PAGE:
by Robin Kemp

5:40 p.m.: CLARIFICATION: on order of steps in voting

About 6,000 union film crew members in Clayton County and the East Coast are waiting to see how a tentative basic agreement between their West Coast members and production studios.

IATSE Local 479 General Secretary-Treasurer Kevin Cheatham

IATSE Local 479 General Secretary-Treasurer Kevin Cheatham said West Coast union members and Alliance of Motion Picture and Television Producers (AMTMP) came to the tentative basic agreement Saturday. The AMTMP is a non-profit organization that represents “studios,  broadcast networks, cable networks and motion picture, and television producers.”

How it works

Once an agreement is negotiated on the West Coast, Cheatham said, “The next step, if a tentative agreement is reached, is that the details will come out for our West Coast members. The Area Standards Agreement [covering 26 locals in the Eastern United States] is being negotiated this week, maybe next week. When those details are out, then the membership on the East and West Coasts will vote for both.”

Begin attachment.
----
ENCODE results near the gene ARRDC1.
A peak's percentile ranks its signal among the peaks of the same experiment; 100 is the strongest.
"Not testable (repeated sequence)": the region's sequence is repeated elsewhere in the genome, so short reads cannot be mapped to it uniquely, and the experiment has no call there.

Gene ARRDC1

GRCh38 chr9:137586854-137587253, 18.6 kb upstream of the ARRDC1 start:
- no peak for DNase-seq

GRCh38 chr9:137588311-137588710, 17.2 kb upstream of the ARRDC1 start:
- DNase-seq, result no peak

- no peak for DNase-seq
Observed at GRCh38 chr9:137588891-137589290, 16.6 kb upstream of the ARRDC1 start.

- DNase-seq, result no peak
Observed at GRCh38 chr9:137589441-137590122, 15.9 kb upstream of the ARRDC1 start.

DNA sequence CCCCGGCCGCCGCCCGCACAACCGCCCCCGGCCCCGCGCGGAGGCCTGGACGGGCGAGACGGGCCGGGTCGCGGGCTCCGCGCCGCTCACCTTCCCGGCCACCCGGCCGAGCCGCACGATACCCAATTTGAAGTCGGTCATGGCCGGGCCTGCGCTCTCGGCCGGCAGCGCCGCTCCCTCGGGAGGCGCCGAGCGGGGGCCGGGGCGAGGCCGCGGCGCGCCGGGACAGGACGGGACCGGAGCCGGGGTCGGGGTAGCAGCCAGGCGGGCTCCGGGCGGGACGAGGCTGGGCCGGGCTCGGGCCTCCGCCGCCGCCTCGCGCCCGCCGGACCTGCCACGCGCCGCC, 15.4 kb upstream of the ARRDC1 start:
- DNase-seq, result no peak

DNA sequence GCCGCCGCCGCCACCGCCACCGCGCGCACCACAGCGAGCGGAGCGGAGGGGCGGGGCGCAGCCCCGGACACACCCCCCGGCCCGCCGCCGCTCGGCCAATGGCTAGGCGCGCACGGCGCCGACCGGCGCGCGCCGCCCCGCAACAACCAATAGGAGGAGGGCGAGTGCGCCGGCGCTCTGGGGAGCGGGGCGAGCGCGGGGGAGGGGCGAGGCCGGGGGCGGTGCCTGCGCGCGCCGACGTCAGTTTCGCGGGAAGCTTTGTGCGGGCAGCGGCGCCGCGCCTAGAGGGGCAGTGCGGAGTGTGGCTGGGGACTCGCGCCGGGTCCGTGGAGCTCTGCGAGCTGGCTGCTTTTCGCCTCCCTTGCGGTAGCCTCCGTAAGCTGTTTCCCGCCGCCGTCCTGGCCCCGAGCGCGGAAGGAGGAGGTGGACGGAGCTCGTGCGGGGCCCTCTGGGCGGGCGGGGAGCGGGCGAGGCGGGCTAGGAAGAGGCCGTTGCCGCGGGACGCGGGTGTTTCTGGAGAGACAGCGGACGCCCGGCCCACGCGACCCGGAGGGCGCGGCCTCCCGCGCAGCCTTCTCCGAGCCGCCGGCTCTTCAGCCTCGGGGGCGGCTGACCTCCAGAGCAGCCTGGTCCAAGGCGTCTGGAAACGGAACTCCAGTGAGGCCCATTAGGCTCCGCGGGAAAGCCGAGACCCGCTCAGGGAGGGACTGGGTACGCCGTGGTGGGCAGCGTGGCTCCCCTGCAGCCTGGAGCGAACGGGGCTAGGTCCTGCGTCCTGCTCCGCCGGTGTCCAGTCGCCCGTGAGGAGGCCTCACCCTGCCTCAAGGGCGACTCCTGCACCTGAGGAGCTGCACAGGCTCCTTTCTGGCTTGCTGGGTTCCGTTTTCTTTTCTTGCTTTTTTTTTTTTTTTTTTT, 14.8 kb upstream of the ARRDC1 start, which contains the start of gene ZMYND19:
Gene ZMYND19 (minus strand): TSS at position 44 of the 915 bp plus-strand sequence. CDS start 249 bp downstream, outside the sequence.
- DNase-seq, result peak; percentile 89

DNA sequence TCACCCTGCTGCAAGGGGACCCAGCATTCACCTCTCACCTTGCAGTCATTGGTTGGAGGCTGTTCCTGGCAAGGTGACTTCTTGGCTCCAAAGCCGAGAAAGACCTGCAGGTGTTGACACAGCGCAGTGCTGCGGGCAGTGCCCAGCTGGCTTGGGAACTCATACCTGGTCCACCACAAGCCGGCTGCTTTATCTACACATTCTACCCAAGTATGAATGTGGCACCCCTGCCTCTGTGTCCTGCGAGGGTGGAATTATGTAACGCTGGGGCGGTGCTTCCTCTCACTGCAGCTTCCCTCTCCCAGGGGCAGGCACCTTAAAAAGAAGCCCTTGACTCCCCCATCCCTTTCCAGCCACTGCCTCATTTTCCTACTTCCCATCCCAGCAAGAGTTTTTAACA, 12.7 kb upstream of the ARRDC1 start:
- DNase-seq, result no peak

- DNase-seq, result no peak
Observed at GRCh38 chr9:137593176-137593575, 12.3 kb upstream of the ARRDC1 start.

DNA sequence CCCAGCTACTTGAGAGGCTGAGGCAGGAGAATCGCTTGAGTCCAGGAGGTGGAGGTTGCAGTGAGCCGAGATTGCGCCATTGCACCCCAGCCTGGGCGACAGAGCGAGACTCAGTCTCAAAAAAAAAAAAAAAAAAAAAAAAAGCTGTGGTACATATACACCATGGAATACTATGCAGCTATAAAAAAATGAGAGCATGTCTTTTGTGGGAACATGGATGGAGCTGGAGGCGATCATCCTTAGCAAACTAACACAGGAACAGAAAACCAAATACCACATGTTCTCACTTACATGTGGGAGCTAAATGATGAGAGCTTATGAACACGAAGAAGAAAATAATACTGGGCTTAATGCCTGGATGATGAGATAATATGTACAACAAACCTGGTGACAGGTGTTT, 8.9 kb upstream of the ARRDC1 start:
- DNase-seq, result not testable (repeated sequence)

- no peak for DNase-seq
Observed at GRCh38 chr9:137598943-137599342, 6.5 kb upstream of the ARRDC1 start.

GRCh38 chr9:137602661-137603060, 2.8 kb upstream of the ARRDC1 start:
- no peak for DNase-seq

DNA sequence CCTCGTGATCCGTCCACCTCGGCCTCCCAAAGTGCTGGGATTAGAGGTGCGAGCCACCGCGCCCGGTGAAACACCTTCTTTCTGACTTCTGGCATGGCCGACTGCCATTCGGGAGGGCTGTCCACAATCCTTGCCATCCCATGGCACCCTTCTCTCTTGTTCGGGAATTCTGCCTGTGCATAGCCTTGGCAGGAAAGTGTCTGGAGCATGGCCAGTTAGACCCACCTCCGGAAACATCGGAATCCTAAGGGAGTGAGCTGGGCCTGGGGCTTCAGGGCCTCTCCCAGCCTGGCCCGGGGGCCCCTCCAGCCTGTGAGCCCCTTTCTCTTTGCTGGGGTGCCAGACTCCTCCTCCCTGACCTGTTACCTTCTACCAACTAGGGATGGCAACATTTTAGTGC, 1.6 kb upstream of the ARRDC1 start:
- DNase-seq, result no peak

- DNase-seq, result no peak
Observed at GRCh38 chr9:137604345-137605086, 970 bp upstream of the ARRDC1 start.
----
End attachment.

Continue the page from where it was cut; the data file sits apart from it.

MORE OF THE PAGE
The “sister ratification” would be voted on by each local. When that would be is “to be determined,” Cheatham said.

However, Variety reports that many members are not satisfied with the offer on the table.

Director of photography Ernesto Lomelli of Los Angeles told Variety, “Basically nothing has changed. I have not heard a single person saying they will vote yes.”

Negotiating points

The tentative basic agreement, according to Variety, includes:

  • 10 hours’ turnaround time between shifts (some members say they want 12 hours)
  • a 54-hour weekend
  • 3% annual wage increase over the next three years
  • increased meal penalties
  • better wages and working conditions for streaming productions
  • a living wage for the lowest-paid crew members

Other details of the contract, such as residuals going into the pension and health plan, and requiring more hours before crew members can get the pension plan, have yet to be disclosed.

IASTE Local 479’s studio and mechanical workers represent about 40% of the union’s 150,000 members. Since 2008, when the State of Georgia’s tax credit for film and video production went into effect, the union has grown about 30 times its original size.

For now, local members are still on the job. On October 4, 89.66% of members voted, with more than 98.68% of them voting in favor of a strike if no deal is reached.

Read the 2018-2021 Mid-Atlantic Area Standards Agreement.

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